One thing that frustrates all of us is uncertainty and unpredictability. Even when we want a new adventure and discovering something new, we still look forward to finding out what’s going to happen next. It’s just the way most of us are built.
When we are exposed to uncertainty on a regular basis, our anxiety goes up, our stress goes up, and we seek some way to avoid this continuing. If you think of this in terms of your customers, this isn’t a good thing. If your customers are presented with uncertainties and confusion on a regular basis, they too get anxious, frustrated, and eventually leave to find somewhere that doesn’t cause this to happen.
I call this “Random Acts of Excellence and Chaos.” It’s where your customer experience is unpredictable from day to day, person to person, so it causes your customers to be anxious… and ultimately leave.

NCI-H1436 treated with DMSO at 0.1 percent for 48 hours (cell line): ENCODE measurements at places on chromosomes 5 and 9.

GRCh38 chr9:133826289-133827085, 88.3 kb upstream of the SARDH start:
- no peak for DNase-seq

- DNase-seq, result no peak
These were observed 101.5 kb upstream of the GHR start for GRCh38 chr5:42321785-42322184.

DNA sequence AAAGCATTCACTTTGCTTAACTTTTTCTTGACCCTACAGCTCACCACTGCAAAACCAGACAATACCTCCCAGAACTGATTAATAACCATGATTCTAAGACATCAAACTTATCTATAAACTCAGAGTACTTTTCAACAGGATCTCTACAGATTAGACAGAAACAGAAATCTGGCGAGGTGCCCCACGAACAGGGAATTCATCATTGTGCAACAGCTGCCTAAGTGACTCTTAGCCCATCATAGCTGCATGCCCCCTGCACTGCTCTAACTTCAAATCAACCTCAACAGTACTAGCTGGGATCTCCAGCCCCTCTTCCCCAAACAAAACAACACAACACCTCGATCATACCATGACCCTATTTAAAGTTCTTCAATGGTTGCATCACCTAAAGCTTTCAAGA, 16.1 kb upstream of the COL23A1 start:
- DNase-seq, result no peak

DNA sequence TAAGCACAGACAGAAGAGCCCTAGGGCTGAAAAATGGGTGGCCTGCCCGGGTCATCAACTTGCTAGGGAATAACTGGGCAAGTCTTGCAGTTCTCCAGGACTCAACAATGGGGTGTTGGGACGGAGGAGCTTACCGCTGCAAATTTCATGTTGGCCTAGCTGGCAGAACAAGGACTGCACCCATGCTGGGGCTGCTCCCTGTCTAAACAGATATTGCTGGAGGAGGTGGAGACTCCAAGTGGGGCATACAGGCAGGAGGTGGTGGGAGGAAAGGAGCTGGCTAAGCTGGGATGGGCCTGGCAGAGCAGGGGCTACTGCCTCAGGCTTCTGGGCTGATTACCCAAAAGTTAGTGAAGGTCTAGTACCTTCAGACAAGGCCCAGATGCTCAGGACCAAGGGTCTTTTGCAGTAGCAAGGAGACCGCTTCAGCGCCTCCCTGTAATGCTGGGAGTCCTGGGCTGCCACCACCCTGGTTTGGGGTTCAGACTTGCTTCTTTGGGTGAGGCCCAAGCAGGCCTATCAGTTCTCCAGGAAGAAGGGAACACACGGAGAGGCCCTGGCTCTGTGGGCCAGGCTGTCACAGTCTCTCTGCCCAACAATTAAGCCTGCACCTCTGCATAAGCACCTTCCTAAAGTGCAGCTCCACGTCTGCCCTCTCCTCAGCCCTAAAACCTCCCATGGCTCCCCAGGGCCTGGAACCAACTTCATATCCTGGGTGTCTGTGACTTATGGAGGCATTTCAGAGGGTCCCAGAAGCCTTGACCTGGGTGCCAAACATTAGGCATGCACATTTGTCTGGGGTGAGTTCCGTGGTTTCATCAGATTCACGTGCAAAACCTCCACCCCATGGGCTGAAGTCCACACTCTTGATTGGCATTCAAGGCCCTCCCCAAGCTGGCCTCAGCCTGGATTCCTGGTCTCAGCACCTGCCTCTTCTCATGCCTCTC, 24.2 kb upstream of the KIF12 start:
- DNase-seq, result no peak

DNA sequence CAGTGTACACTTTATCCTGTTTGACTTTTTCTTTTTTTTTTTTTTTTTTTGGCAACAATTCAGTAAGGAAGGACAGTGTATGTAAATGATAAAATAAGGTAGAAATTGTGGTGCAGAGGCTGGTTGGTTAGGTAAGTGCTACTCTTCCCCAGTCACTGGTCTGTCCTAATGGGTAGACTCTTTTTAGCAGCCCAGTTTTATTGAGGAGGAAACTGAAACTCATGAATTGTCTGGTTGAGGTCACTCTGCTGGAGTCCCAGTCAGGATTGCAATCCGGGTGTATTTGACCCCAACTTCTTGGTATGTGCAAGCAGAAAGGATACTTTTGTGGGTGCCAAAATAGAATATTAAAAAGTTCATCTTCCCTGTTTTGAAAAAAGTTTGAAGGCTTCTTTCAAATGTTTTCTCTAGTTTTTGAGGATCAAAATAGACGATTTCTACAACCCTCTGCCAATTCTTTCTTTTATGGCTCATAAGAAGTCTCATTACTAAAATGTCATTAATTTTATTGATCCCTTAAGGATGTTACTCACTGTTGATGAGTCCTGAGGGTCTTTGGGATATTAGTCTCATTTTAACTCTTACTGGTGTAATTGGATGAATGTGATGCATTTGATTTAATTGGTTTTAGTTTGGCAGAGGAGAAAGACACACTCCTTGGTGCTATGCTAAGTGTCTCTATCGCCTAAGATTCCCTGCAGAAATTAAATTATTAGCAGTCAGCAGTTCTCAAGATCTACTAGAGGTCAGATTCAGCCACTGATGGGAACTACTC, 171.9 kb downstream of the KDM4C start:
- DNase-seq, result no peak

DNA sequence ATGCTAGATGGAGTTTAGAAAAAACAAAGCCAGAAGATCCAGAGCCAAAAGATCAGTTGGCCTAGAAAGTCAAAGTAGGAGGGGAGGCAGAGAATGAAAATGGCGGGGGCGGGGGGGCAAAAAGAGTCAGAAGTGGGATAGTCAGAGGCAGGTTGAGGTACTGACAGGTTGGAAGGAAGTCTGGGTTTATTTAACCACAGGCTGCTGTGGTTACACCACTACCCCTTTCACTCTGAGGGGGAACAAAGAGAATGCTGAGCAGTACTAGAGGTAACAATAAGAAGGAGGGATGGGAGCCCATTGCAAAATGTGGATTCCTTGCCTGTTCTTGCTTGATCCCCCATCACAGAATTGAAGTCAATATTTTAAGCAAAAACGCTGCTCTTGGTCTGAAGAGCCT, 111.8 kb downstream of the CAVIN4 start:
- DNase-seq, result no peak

I happened to be traveling to southern California a short time ago and had the “opportunity” to go into Macy’s in Costa Mesa CA, near Newport Beach. I usually dread going into Macy’s for a variety of reasons, many of which I’m sure some of you have experienced. One of which is that there is no one around to help you if you need some guidance so it is like shopping online, only you’re in a store. AFter wandering around for a while, you what you’re looking for, decide if you like it (without asking any questions), and then go try and find a checkout line to pay for it. Sound familiar?